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Helping Solve Illinois' Early Childhood Teacher Shortage

by Tom Hanlon / Feb 16, 2022

Early Childhood educator and student

The College of Education is part of a statewide consortium offering new pathways for early childhood professionals to attain their bachelor’s degrees to address a shortage of early childhood educators.

A new bill was signed into law this past summer to combat a shortage of early childhood educators in Illinois.

The bill, co-sponsored by Education at Illinois alumna State Senator Cristina Pacione-Zayas, streamlines the process to earn a bachelor’s degree, thereby increasing the number of teachers.

“The bill targets eight thousand working early childhood education professionals in the state with AAS or AA degrees in early childhood education, and creates a pathway to a bachelor’s degree for these adults working in the field,” says Nancy Latham, associate dean for Undergraduate Programs and Teacher Education in the College of Education.

“This degree pathway will build on the participant’s associate’s degree and Illinois Gateways Level Four credential by providing the professional training needed for Illinois Professional Educator Licensure and/or the Illinois Gateways Level Five credential,” Latham says.

Statewide Consortium Formed

The Illinois Board of Higher Education (IBHE) formed a statewide higher education consortium of two- and four-year institutions to determine the education model and curriculum that is optimal for the final two years of study in early childhood education. In addition, the IBHE is asking institutions involved to increase current enrollment in early childhood education programs by 60 to 80 percent by 2025.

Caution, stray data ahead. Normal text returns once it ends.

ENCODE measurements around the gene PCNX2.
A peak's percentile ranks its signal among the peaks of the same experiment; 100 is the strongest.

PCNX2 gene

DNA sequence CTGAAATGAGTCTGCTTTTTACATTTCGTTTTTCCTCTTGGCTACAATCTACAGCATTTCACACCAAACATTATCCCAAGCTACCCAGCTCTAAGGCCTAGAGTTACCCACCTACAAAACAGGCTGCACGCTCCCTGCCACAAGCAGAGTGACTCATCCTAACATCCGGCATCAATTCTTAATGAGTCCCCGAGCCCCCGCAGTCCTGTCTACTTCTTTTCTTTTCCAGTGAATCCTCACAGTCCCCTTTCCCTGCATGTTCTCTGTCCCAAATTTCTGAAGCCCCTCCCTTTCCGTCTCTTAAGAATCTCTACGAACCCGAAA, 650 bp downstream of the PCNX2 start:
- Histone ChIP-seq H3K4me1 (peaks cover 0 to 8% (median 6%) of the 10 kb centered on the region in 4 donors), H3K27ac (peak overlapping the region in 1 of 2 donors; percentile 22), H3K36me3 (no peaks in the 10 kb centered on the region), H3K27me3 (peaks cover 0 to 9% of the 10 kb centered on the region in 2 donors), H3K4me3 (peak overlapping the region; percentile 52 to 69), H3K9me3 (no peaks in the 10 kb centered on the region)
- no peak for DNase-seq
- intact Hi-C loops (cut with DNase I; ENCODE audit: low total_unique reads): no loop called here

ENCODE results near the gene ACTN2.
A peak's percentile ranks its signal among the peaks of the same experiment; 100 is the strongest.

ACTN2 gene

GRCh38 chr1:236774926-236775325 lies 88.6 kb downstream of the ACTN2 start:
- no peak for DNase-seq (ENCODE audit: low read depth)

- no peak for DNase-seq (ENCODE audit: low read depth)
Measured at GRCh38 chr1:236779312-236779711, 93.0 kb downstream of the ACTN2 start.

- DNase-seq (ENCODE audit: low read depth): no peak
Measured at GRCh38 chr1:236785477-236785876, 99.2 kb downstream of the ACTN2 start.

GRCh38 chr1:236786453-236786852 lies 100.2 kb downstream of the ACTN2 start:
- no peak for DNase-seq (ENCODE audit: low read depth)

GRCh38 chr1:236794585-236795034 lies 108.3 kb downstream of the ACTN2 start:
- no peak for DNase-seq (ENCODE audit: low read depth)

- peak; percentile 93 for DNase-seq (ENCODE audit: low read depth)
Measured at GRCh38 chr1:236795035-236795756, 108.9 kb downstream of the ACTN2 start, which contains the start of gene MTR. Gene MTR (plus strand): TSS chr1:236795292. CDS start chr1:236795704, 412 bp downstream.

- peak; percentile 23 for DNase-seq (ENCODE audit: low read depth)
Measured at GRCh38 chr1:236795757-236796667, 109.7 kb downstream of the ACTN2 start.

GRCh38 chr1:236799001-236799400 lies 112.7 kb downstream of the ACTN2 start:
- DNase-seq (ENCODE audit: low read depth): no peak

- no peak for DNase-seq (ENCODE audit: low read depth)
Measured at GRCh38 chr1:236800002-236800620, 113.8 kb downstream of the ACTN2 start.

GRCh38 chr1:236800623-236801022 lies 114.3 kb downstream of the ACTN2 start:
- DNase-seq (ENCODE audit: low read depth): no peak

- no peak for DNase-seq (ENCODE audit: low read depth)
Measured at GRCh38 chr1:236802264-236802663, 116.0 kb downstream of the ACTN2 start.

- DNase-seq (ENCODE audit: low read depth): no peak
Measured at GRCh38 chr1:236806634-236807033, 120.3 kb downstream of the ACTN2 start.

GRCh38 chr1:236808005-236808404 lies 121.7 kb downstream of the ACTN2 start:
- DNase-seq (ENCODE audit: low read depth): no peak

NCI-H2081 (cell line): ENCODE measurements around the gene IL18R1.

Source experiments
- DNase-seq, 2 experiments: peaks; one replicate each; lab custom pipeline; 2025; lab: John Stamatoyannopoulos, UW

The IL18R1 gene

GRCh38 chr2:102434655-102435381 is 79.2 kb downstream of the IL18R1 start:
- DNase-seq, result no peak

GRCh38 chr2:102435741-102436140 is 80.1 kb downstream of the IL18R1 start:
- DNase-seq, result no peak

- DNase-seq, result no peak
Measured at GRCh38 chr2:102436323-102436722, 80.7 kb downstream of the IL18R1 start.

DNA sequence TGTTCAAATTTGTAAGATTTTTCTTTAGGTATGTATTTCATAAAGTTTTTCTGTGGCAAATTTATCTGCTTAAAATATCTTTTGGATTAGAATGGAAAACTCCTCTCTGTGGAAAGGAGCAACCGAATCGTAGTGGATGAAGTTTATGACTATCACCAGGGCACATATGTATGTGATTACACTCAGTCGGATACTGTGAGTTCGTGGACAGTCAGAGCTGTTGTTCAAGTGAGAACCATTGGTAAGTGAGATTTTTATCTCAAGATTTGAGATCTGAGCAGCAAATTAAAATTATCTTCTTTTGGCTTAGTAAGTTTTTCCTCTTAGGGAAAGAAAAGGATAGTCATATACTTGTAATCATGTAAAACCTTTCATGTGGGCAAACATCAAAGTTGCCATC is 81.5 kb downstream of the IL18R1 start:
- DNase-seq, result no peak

Dean (Jim) Anderson, a strong early childhood advocate, communicated from the beginning his objective that UIUC be the model for this innovative programming and commit high with an 80 percent increase from our current ECE program enrollment,” Latham says. “This means by 2025, we need 144 students in our pipeline. That’s a massive increase, but it’s an important project for the early childhood education workforce and our state, and we believe UIUC should be the model.”

Early Childhood Program Created

To facilitate the undertaking, the College has created an Early Childhood Professional Education Program (ECPE), which is part of the bill, known as the Illinois Early Childhood Access Consortium for Equity Act. The College has hired Anne Pradzinski as program director.

“I am very excited about the Early Childhood Professional Education program,” Pradzinski says. “The program will provide a pathway for early childhood professionals to earn additional credentials and a bachelor’s degree, as well as providing opportunities to improve their own instructional practices. For a variety of reasons, many individuals in the early childhood field have been unable to advance beyond their current credentials. This program will help to remove some of those barriers and will provide them with supports to better enable them to successfully complete their degrees.”